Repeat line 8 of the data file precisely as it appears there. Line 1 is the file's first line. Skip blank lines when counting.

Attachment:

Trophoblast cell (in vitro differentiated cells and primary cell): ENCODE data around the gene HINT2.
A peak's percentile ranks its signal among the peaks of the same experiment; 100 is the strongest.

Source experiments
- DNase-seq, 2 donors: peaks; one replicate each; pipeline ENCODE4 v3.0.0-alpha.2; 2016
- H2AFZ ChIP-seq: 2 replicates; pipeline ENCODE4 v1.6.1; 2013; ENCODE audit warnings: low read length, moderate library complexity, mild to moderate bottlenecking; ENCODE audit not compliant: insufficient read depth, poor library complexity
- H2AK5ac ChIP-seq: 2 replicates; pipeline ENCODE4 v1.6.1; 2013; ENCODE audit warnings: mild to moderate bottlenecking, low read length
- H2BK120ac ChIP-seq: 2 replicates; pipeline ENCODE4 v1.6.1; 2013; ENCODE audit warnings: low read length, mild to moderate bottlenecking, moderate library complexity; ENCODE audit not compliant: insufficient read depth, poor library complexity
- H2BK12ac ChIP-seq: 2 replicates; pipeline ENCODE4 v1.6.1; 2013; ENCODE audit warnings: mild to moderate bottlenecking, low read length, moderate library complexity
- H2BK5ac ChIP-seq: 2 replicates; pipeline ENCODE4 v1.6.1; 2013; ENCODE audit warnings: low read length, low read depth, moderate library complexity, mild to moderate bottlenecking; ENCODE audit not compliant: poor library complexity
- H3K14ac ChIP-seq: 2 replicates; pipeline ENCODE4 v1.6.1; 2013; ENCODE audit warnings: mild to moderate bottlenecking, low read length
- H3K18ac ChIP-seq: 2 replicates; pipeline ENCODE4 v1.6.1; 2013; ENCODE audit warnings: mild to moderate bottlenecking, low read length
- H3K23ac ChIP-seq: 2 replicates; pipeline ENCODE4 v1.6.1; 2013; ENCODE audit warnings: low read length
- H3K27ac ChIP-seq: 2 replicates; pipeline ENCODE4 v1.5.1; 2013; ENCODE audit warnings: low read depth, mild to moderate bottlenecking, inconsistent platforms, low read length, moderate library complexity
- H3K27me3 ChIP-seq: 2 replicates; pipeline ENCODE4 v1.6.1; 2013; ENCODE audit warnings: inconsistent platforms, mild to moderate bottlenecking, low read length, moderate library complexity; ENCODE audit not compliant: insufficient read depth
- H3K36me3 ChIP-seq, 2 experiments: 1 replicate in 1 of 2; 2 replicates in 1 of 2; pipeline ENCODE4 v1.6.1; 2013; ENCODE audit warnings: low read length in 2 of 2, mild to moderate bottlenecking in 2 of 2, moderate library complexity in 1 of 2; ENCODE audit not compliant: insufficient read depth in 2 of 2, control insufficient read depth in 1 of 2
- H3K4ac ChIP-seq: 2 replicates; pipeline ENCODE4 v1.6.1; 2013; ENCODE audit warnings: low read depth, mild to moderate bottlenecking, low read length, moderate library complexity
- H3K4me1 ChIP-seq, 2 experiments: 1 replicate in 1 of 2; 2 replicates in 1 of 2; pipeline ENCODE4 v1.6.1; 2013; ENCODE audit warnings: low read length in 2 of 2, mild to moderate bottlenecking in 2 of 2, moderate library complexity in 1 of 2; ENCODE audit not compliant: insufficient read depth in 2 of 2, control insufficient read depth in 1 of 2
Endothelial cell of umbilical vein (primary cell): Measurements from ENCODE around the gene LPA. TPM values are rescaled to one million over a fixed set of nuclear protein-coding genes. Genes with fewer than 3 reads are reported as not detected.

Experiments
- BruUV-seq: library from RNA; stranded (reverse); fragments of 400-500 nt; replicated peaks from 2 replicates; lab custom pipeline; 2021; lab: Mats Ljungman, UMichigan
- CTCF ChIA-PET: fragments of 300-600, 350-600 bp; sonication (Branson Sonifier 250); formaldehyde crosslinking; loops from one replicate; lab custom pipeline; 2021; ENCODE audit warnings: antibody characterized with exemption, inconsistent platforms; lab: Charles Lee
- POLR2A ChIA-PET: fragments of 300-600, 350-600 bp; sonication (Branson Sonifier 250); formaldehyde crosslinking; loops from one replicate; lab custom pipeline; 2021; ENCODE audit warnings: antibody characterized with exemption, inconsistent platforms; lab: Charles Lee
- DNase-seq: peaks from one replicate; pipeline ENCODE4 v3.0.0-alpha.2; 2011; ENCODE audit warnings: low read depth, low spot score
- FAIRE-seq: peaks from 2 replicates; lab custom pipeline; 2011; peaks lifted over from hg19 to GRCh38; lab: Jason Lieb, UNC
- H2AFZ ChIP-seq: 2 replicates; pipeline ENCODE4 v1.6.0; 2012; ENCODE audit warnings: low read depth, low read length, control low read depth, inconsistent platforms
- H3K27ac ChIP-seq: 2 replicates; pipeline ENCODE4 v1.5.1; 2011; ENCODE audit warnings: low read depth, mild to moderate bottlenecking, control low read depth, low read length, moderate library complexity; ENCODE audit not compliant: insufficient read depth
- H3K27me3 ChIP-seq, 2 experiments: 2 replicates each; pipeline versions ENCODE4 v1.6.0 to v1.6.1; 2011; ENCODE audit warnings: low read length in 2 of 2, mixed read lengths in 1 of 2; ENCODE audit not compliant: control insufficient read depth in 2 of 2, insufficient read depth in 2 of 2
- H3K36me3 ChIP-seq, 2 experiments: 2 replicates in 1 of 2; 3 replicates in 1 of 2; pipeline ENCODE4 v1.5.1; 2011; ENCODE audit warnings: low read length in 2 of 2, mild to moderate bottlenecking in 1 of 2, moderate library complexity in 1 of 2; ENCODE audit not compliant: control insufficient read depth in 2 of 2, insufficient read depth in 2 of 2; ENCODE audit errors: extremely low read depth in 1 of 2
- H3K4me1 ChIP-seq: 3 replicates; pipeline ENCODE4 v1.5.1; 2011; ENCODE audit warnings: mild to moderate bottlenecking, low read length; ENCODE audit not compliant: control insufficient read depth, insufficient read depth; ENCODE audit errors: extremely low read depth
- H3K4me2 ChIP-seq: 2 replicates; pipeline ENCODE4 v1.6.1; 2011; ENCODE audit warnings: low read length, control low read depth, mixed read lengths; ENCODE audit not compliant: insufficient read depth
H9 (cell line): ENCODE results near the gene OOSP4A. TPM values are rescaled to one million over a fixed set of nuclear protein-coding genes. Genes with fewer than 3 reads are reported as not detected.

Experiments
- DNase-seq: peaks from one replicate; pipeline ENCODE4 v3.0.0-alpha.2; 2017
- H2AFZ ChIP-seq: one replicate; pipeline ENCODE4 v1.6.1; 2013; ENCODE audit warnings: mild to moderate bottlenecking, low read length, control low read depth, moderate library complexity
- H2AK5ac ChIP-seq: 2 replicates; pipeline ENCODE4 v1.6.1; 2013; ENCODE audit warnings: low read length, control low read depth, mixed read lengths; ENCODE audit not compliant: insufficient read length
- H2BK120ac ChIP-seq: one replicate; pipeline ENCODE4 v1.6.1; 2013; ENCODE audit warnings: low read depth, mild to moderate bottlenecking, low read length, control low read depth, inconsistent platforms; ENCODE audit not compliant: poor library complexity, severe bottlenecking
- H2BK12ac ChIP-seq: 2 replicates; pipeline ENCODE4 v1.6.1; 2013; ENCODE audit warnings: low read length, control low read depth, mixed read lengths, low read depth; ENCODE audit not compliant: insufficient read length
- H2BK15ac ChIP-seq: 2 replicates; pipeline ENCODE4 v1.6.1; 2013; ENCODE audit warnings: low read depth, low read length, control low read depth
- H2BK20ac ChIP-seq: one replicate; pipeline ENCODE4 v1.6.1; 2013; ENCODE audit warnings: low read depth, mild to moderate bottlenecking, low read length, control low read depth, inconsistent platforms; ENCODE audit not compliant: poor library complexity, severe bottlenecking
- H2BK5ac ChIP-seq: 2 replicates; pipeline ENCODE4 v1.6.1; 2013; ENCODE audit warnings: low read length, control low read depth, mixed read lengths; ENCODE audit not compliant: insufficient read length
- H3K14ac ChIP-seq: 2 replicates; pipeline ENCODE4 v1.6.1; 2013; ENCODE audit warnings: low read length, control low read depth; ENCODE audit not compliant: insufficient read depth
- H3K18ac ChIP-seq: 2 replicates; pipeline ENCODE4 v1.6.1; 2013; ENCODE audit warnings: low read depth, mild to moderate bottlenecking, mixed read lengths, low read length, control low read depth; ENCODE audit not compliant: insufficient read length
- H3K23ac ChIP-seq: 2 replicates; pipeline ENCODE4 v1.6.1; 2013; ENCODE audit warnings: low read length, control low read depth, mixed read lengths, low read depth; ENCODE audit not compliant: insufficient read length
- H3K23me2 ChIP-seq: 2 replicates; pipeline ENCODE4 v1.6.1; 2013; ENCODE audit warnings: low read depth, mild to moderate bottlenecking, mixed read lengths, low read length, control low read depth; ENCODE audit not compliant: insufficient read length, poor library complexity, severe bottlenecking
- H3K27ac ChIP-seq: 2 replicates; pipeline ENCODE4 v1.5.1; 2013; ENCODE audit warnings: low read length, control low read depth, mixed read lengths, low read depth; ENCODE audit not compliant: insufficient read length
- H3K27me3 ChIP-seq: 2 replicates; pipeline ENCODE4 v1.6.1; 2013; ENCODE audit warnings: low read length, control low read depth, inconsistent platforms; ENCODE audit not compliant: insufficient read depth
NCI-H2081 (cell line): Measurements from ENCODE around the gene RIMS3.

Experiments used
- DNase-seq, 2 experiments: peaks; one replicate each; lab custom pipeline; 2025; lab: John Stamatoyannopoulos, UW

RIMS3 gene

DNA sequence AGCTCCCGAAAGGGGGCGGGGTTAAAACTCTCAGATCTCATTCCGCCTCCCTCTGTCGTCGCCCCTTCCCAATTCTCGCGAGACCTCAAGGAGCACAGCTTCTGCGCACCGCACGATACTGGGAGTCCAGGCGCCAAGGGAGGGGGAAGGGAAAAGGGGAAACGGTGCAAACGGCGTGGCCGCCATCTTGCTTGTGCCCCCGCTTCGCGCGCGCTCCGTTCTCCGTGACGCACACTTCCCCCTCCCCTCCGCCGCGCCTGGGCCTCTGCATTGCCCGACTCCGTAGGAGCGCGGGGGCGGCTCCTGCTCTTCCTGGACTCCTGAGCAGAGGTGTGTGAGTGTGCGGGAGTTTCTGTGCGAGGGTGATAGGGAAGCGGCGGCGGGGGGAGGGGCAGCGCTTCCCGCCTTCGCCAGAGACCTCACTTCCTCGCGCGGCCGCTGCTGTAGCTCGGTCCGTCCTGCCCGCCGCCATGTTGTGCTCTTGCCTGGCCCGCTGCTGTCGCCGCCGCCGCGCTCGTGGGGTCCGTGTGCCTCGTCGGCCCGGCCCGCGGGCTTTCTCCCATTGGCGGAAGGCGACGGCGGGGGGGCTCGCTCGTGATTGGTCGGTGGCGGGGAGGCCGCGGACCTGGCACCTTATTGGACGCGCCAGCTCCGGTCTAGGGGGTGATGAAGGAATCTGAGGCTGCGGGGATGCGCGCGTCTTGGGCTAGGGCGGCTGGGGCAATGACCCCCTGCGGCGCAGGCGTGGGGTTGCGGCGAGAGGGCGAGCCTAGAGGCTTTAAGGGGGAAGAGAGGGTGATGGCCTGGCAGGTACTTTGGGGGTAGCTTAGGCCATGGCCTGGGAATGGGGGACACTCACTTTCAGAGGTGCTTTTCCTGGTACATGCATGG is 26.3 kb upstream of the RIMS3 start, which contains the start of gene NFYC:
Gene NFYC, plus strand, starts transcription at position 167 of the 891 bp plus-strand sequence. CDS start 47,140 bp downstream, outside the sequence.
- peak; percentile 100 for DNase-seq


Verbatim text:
- H2BK12ac ChIP-seq: 2 replicates; pipeline ENCODE4 v1.6.1; 2013; ENCODE audit warnings: mild to moderate bottlenecking, low read length, moderate library complexity